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Fragmentation - Do I need to De-frag my Mac?

There is nothing that causes more debate in a roomful of Macintosh geeks that the topic of hard drive defragmentation!

The most interesting part is that you can almost divide the room into the anti-defragging group vs. the "you must defrag" group based on the color of their hair!

Now just wait a minute--before you begin thinking age discrimination, you need to know that not all of us gray-haired people people are in the defrag camp, it is just that there are way too many of us there. Click here to read more...
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What is this SUID thing?

We get questions – lots and lots of questions over at Bob LeVitus Consulting. While many people really need help (and that's why we exist), there are some questions for which the answer is so simple, that I put up an entry here on my MacMousecalls blog.

In the case of SUID warnings, just what they are and how to fix them would require a LOOOONNNNGGGG explanation, but Apple Inc. provides an easy answer in its Technical Information Library article #306935 – just ignore them!
Click here to read more...
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Desktop, Sidebar and Toolbar Printers

Do you remember back to the days of Mac OS 9 – and probably 8.5 – when we could have a printer icon sitting on our desktop?

Now, that was a pretty cool trick. If you had a document to print, you could just drag its icon over the desktop printer. The document would print without opening the application and choosing the Print command in the File Menu.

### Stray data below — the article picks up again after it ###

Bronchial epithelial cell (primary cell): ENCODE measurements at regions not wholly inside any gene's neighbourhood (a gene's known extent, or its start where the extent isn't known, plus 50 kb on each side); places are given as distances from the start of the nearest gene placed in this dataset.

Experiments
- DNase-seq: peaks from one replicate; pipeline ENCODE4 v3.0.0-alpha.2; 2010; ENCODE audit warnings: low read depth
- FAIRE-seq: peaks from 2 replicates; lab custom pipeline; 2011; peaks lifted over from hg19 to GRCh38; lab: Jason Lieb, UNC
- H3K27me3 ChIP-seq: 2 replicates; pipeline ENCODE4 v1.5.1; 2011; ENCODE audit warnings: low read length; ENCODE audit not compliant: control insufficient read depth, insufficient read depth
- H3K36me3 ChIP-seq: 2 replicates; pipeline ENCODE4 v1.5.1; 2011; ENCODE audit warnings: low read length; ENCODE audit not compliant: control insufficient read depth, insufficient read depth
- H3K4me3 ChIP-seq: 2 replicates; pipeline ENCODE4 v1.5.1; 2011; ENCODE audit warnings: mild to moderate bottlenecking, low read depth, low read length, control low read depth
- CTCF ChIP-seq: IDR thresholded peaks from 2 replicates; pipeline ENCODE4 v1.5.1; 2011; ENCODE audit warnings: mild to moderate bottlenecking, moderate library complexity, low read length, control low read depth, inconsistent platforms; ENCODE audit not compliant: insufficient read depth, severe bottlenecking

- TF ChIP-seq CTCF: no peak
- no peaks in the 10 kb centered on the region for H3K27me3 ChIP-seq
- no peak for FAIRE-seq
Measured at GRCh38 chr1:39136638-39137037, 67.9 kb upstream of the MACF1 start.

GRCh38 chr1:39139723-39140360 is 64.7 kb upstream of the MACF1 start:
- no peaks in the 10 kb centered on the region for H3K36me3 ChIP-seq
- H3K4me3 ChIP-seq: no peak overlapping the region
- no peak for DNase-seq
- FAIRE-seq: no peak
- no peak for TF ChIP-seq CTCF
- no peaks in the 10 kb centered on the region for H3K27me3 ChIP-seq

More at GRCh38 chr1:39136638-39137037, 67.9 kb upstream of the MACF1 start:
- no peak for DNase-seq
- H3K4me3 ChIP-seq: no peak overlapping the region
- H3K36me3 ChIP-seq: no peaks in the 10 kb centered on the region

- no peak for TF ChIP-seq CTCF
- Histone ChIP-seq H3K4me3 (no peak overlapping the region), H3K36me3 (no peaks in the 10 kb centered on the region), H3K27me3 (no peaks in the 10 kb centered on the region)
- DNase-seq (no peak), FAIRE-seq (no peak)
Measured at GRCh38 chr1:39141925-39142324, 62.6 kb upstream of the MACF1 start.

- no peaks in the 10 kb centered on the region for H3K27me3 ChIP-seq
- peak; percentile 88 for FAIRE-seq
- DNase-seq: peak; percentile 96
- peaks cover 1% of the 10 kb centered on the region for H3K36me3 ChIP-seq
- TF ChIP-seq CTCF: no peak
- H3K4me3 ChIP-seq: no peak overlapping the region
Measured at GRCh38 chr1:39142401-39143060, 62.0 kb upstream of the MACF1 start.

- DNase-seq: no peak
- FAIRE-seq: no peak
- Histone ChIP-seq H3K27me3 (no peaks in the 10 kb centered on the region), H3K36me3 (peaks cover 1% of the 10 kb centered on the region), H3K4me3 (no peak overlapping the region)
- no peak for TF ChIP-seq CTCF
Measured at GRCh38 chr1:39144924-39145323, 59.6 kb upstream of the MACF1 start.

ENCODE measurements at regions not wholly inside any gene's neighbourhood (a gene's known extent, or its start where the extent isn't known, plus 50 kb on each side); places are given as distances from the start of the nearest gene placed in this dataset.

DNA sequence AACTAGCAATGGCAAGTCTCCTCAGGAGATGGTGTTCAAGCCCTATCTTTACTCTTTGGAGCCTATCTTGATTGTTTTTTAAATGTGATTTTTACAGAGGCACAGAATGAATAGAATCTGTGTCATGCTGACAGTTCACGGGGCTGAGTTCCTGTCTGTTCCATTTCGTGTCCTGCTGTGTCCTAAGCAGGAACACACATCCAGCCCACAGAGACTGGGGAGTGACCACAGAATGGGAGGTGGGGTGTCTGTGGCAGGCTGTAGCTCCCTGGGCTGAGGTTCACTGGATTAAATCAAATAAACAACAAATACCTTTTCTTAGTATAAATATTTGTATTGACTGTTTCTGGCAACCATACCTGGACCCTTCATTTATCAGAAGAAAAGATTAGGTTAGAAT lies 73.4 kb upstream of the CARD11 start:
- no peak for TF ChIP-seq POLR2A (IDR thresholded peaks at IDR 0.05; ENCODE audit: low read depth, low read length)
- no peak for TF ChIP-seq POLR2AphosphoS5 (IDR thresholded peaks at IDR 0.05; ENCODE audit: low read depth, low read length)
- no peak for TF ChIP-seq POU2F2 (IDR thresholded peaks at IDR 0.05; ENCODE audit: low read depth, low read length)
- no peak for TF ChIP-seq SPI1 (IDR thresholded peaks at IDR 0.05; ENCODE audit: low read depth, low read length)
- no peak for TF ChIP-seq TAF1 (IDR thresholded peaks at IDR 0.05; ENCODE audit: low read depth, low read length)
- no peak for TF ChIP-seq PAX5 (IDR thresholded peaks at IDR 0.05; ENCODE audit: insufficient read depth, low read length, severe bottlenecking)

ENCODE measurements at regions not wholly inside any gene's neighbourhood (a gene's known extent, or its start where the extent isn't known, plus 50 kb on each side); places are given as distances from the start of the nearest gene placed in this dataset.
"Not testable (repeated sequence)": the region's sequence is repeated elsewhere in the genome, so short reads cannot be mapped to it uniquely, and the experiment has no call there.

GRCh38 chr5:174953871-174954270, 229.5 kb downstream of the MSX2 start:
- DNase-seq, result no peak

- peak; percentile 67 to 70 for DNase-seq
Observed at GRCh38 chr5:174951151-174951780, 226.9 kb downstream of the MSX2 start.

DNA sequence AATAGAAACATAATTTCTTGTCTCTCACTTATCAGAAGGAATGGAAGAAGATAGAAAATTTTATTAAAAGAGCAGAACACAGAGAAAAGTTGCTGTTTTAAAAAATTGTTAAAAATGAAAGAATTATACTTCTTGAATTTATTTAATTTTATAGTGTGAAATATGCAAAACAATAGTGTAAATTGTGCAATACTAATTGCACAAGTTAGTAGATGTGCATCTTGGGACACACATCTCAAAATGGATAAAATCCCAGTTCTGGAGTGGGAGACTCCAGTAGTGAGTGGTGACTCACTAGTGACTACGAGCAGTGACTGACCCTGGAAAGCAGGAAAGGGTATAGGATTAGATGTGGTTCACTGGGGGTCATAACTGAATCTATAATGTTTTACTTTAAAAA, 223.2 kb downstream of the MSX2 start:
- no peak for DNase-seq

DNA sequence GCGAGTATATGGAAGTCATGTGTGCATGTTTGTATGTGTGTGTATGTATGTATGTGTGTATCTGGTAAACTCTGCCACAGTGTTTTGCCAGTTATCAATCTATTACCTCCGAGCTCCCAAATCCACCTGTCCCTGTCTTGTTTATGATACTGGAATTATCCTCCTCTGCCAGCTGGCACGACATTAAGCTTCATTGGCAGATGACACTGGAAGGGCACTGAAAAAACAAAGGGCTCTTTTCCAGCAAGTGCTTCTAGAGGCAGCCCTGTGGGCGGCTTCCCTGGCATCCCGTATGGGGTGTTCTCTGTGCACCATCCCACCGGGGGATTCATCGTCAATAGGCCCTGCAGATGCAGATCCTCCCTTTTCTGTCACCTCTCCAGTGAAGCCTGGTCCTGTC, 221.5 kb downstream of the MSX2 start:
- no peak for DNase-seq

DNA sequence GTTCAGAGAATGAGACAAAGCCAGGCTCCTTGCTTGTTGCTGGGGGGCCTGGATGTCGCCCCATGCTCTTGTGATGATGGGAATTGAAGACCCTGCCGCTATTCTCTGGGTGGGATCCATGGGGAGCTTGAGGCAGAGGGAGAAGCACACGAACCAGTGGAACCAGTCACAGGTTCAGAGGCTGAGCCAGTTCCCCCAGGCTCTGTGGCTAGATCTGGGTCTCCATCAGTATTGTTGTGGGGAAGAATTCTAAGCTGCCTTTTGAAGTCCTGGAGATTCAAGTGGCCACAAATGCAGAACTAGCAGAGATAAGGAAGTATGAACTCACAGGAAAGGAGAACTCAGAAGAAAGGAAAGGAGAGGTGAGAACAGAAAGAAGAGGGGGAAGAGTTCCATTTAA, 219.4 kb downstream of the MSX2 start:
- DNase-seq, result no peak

The feature is back in Mac OS X 10.4 Tiger and it is even more useful! It is a great way to deal with documents that you print on a regular basis. For example, directions to your home or office, a favorite recipe, or perhaps some sort of form like a cover sheet for your fax.

Unfortunately, if you are trying to adopt that clean desktop look for your Mac, it is one more thing to clutter it up. There are several alternate things you can do to give you the functionality of desktop printing while keeping the clutter down and we will discuss those after we have made a desktop printer to try out.
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Advanced Google Searching

Have you ever wanted to find a particular file on the Internet? You might be looking for a specific music file, pdf, or photo. Normal Google searches show you web pages. This tip will allow you to search for directories with specific files.

The type of search we are going to perform is one using the "intitle:" query. And for our example, we are going to search for the song "Happy Birthday."

Our search query will look like this:

intitle:"index.of" (mp3|aac|mp4)happy.birthday -html -htm -php

Of course, each space or lack of space is VERY important, so let's take it apart.
Click here to read more...